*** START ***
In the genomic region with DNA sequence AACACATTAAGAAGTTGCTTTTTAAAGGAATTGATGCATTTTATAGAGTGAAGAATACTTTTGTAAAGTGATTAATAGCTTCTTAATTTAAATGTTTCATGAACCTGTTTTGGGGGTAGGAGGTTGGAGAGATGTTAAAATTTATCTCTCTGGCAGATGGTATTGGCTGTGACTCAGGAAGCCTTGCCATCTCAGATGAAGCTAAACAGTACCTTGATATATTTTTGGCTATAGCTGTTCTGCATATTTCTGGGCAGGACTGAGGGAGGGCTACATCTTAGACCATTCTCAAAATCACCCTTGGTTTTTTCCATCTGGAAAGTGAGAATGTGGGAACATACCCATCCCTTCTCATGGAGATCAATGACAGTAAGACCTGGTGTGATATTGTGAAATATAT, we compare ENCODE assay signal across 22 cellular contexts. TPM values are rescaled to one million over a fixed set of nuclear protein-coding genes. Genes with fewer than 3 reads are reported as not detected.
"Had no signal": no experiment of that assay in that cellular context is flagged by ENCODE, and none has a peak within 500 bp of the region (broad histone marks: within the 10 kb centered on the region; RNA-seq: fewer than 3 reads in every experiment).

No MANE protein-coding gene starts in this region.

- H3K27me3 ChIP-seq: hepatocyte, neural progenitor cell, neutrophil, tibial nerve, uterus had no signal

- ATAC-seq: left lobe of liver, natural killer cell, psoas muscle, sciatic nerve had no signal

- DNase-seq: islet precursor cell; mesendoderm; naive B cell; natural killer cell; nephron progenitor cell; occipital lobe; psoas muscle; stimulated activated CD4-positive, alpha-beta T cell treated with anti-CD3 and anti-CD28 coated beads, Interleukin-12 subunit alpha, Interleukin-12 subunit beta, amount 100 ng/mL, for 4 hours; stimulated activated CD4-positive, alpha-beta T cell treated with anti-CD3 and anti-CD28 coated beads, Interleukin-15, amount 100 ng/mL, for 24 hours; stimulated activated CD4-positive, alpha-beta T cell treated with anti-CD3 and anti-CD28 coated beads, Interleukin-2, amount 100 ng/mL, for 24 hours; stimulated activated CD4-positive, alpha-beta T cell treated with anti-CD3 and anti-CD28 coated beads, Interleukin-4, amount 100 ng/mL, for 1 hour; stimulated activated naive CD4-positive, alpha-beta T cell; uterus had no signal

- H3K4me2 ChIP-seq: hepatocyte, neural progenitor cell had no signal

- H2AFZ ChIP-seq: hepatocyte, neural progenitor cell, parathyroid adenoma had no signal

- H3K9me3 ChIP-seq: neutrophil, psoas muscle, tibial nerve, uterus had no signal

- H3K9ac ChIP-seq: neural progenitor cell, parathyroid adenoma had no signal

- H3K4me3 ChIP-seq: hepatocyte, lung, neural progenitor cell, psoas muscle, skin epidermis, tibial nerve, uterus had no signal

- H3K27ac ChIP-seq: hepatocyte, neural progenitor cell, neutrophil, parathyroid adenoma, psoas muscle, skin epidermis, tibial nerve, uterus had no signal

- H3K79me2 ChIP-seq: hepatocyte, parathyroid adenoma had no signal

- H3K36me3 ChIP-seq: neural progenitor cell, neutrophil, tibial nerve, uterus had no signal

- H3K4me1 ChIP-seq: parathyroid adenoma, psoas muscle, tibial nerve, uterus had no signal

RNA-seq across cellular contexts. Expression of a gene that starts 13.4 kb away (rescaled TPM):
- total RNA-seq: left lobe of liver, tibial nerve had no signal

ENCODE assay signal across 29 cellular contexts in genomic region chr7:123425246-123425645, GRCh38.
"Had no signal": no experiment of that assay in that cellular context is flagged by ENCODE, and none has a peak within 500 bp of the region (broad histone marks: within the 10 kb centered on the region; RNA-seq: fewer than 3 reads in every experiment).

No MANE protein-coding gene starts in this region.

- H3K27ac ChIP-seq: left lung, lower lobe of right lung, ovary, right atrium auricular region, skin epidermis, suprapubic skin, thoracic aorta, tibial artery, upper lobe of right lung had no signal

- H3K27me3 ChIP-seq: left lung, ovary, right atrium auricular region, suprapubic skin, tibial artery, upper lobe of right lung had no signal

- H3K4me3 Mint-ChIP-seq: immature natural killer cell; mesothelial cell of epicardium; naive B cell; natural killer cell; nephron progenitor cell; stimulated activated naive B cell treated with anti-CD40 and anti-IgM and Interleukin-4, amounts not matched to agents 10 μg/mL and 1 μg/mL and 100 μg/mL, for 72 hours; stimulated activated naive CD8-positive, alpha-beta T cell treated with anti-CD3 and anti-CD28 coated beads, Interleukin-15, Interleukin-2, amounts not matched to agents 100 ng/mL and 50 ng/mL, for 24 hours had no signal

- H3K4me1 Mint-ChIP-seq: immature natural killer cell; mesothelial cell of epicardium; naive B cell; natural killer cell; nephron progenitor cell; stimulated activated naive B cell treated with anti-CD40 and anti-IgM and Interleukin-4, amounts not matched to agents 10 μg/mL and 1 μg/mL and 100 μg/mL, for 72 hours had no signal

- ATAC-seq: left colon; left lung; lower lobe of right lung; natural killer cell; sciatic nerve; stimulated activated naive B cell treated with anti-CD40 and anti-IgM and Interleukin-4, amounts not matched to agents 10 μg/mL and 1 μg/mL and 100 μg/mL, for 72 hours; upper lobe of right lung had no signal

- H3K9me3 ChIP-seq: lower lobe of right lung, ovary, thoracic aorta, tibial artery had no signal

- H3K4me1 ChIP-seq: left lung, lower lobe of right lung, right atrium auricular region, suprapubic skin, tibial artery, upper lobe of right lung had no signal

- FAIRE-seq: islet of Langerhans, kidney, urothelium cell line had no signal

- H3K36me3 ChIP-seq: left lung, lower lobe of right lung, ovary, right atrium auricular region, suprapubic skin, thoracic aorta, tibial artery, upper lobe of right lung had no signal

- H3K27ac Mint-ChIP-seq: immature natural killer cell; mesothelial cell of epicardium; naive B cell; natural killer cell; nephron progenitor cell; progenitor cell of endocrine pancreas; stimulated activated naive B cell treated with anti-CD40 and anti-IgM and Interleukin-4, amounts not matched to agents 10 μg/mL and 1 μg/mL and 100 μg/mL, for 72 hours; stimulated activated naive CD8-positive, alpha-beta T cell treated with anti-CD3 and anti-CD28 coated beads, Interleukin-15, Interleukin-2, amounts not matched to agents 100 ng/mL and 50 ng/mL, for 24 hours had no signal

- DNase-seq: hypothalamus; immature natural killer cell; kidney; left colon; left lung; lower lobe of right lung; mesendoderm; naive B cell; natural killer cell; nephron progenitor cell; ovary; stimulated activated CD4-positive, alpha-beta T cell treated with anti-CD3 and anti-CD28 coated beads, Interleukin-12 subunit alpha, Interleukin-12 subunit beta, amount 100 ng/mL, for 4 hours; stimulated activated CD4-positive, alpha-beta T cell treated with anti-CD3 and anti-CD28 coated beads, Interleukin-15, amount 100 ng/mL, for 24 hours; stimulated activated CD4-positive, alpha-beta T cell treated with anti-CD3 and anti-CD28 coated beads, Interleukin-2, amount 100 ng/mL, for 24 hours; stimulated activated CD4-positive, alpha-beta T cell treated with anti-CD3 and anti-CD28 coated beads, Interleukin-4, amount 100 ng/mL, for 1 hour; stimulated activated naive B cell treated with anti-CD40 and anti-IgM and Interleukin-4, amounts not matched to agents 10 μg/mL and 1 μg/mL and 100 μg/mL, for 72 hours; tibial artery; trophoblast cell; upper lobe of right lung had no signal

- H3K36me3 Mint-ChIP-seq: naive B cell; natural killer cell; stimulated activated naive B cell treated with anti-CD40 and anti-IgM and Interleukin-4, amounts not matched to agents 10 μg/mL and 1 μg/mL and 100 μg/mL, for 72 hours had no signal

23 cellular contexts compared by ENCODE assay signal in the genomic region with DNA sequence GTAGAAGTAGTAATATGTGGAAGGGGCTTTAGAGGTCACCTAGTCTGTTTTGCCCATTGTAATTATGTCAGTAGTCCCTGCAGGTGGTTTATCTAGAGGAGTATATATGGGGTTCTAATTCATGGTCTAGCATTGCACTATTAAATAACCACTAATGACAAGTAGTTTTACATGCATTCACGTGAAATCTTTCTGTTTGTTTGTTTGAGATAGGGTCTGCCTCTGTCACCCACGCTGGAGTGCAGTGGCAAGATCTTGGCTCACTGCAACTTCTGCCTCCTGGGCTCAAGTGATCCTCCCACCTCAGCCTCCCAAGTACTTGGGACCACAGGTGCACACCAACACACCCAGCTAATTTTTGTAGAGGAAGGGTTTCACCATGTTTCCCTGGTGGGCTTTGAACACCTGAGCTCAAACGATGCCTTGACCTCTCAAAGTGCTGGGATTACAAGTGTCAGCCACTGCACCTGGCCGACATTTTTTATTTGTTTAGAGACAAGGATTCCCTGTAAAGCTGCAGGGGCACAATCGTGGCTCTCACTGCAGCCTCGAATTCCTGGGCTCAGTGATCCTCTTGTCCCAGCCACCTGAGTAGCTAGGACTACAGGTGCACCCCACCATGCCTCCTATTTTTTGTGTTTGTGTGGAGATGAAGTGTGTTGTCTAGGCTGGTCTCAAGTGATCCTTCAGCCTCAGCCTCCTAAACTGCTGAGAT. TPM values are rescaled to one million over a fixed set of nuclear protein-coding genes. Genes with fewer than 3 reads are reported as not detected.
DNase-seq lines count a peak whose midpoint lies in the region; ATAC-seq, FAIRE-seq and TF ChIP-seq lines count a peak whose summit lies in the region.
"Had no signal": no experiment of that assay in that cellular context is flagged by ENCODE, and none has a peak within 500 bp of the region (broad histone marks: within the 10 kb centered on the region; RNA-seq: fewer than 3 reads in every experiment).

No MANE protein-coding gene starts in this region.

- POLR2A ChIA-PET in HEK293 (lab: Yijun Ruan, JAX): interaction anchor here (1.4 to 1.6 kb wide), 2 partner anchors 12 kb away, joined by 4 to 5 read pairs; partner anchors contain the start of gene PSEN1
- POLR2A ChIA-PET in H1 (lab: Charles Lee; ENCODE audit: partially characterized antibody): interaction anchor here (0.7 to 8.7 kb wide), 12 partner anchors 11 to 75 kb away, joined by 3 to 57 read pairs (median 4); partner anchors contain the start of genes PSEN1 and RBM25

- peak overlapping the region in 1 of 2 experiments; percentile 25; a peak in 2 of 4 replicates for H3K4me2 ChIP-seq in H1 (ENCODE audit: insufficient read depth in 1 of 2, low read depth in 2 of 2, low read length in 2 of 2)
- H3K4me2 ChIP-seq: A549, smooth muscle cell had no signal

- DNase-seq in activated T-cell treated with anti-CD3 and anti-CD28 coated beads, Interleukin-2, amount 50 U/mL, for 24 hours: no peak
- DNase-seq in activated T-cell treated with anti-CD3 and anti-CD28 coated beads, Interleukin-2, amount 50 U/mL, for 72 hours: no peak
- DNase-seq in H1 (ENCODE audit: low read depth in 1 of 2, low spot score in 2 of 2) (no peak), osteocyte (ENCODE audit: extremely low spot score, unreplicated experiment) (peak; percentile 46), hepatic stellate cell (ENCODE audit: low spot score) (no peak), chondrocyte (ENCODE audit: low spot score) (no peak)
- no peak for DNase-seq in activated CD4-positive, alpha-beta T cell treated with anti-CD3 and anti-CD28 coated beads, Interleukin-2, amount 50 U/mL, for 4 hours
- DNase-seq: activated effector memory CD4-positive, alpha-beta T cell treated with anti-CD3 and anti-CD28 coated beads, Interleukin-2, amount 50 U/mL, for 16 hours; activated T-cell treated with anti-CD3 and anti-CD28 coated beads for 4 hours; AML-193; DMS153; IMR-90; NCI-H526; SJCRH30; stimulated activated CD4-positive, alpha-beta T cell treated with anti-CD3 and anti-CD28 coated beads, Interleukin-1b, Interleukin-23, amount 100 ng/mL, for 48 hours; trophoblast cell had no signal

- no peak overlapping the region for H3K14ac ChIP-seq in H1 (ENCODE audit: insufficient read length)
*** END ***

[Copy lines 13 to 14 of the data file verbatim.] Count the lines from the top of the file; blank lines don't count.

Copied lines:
- H3K79me2 ChIP-seq: hepatocyte, parathyroid adenoma had no signal

- H3K36me3 ChIP-seq: neural progenitor cell, neutrophil, tibial nerve, uterus had no signal